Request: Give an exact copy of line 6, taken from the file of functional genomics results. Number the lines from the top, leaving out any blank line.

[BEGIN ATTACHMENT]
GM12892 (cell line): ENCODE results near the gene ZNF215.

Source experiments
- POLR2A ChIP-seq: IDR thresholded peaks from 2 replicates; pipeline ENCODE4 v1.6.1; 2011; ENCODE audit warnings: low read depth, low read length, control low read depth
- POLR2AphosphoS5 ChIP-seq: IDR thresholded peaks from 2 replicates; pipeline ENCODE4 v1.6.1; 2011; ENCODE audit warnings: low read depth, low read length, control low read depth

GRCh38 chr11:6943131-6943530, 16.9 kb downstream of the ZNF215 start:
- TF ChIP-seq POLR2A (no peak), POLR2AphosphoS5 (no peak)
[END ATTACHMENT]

- TF ChIP-seq POLR2A (no peak), POLR2AphosphoS5 (no peak)